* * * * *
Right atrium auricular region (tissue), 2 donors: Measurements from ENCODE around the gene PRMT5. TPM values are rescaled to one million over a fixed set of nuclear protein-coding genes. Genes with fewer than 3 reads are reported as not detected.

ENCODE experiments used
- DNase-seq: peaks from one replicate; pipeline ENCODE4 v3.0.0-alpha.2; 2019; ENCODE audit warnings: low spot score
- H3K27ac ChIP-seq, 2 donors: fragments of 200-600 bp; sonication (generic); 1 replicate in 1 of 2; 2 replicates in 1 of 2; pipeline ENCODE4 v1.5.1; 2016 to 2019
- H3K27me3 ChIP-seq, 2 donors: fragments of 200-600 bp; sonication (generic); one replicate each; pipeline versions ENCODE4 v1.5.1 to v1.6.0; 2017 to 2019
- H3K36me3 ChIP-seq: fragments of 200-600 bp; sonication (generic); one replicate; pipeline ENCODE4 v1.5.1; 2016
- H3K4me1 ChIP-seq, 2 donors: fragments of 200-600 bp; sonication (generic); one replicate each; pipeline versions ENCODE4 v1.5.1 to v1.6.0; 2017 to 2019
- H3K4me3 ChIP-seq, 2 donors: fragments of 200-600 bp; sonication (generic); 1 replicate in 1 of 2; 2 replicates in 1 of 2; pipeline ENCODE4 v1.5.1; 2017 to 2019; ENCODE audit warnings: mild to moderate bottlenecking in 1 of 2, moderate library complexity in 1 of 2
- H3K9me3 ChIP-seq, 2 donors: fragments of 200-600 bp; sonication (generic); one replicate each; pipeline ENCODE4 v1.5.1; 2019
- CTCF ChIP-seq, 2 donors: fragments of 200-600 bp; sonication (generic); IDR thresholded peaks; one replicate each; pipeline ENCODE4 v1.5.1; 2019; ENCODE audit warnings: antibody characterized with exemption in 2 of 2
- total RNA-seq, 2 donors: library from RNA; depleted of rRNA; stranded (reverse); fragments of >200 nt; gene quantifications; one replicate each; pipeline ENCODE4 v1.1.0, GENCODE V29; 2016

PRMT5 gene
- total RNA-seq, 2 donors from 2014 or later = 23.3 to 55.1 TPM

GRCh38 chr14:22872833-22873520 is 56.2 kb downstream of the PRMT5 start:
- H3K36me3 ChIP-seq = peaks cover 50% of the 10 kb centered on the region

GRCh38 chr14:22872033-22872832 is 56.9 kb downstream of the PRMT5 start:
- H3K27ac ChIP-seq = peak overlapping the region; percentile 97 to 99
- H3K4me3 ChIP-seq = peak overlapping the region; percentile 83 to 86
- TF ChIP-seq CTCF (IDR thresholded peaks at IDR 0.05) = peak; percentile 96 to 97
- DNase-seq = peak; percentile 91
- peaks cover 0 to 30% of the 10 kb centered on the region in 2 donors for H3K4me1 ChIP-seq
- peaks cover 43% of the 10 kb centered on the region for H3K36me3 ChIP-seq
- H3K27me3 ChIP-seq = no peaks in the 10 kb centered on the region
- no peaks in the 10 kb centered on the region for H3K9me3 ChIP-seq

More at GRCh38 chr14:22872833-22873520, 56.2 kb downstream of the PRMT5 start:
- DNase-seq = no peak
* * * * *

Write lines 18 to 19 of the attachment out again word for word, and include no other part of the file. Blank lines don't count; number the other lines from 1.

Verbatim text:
- H3K4me3 ChIP-seq = peak overlapping the region; percentile 83 to 86
- TF ChIP-seq CTCF (IDR thresholded peaks at IDR 0.05) = peak; percentile 96 to 97